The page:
While some of New York’s department store windows remain theatrical, with cornucopia-style displays (as Selfridges in London sometimes also features), windows of Asia have developed their own neat, clean style, partly because of the lack of skilled man-power to create labour-intensive displays, but also because, in Asia, neat and clean looks classy, or fresh. Europe remains more variable - partly due to the constraints of old store windows - but also because generally, the customer is more sophisticated and will tolerate more complexity. As Asia has been the focus of retail expansion over the past few years, contemporary VM reflects the change in retail focus.

Whilst VM at the top-end is a very clean, global installation of a back-drop and bespoke props relating to the seasonal campaign theme, VM at corporate level - for multiple High Street stores for example - often relies on foam-board and stickers to attract attention.

Here the budget is lower, and while this can be well done, too often it isn’t due to the conflicting demands of the retailer’s various internal departments. I remember one store group – which shall remain nameless – where the window backdrop was the responsibility of the VM department, which also dressed the mannequins, but the props were the responsibility of the graphics department. It was, as might be predicted, a recipe for clutter and foam-board Christmas trees….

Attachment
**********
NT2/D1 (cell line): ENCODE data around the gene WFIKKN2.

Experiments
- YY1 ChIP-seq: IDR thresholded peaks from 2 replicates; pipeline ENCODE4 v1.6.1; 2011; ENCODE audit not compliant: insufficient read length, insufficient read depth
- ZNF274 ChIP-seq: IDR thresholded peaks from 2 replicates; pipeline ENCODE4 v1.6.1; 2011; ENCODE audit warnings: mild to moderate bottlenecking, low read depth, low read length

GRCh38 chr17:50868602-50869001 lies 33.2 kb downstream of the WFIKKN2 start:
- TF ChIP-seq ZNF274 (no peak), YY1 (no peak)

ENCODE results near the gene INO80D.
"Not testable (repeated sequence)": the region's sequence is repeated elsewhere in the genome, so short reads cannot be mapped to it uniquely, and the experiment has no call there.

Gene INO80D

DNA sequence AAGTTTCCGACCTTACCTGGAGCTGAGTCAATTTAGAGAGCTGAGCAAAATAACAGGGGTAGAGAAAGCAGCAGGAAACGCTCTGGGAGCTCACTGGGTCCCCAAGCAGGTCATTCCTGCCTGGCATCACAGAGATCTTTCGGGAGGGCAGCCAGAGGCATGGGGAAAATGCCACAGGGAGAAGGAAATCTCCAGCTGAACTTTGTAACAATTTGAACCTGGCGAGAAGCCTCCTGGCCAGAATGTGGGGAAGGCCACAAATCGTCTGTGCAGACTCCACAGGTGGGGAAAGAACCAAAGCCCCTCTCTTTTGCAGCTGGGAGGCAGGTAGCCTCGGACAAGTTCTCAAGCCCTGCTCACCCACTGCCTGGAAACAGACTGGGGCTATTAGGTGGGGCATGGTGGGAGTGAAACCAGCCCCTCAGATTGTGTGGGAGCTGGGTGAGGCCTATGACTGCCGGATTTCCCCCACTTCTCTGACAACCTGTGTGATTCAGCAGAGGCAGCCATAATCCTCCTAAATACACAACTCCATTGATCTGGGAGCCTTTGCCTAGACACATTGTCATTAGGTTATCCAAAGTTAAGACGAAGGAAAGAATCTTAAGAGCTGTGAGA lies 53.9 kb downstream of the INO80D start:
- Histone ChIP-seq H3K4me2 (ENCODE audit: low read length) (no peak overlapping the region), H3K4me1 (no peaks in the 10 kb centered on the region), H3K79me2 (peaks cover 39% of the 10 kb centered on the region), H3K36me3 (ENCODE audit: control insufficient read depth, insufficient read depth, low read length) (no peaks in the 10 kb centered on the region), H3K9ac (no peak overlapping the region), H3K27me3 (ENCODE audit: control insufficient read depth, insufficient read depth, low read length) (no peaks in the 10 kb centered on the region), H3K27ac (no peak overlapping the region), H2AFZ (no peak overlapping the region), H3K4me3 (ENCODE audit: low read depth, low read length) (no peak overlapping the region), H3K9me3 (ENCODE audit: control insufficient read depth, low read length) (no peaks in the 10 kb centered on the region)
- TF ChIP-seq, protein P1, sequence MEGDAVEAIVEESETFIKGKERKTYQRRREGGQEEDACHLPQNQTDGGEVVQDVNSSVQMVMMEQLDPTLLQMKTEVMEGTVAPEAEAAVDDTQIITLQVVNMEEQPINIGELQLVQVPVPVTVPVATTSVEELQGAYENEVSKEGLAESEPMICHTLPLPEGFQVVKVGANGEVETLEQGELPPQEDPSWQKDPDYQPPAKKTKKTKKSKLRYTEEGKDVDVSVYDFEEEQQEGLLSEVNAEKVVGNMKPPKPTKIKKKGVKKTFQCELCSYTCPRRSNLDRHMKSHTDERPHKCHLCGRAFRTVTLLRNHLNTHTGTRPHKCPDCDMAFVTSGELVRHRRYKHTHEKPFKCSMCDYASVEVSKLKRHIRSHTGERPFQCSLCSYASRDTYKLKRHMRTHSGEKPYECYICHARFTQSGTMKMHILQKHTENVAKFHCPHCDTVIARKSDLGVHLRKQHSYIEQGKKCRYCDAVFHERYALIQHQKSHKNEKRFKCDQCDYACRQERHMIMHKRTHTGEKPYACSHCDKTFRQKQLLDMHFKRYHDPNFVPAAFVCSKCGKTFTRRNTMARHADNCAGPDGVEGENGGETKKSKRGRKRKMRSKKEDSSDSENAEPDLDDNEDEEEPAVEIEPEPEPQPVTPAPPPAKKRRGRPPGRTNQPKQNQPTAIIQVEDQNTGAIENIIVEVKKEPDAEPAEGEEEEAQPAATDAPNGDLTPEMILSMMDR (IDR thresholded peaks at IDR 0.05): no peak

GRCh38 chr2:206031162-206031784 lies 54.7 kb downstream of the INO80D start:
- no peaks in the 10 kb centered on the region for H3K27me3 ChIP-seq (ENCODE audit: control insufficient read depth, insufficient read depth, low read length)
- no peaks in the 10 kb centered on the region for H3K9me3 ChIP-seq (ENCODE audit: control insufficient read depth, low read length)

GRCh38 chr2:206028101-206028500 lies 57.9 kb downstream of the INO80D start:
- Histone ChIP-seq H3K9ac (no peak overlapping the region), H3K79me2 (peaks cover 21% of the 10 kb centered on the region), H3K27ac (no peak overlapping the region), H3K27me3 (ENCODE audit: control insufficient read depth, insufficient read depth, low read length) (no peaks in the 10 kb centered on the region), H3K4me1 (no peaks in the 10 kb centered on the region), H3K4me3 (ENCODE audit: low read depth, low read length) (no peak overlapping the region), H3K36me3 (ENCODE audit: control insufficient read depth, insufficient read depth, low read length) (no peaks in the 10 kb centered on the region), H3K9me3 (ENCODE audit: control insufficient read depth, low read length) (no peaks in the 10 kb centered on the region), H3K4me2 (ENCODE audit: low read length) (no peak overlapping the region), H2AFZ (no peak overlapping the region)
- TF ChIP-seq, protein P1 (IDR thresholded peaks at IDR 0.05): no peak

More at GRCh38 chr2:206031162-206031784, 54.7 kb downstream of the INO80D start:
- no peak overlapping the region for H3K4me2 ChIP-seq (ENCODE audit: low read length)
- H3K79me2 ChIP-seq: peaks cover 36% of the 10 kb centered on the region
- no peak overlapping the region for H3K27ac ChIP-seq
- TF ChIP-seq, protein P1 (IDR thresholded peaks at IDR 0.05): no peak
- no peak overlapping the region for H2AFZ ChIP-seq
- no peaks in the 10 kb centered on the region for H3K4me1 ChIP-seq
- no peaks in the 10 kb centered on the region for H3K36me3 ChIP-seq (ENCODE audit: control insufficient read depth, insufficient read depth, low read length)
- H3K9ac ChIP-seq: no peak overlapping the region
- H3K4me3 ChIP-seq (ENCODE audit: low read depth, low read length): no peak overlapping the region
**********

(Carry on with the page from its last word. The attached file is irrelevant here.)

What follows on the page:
For corporate brands, windows may also require installation by store staff rather than a VM team. Even if the brand has trained selected retail staff in VM basics, and provided copious detailed instructions (and many store groups do), they are still not usually followed with the degree of skill required for a great window. That said, Clarks’ shoe stores seem to be doing a good job with neat modular elements, many of them from card - see F/W 13’s door and steps, and I like Ecco’s light box with a changing display. Here the graphics department has built the brand with a changing bespoke series of images, including shoe sole prints and patterns.

Foamboard can be used brilliantly: Anya Hindmarch’s windows offered a lovely cardboard box to showcase a single handbag last autumn – an image of which was used in the print campaign - see image – or Rimowa’s store window from Christmas 12, one of a series of well thought-out concepts featuring the suitcase.

 

Even paper can look great – I doubt we will ever forget Louis Vuitton’s paper shirts from S/S 12, see image – but the emphasis of both examples is on clutter-free, considered work, not the ‘pile it high’ mentality we have seen in past VM.

We increasingly read - or understand - VM as a manifestation of the tropes of a brand, irrespective of the brand position. It should be clear, concise, and comprehensible to everyone; and of course, a visual pleasure.

Tips for concepts:

• Keep it clean, neat, and considered making only one point, and preferably supporting the seasonal collection.

• If using humour consider if it is comprehensible to non-native English speakers.

• Ensure the VM supplier has up-to-date and accurate measurements of all windows and their access doors.

• If the concept has to be implemented globally, stacking/folding props or those that can be easily assembled on site work best.

• For successful assembly on site, consider how much man-power is required for completion.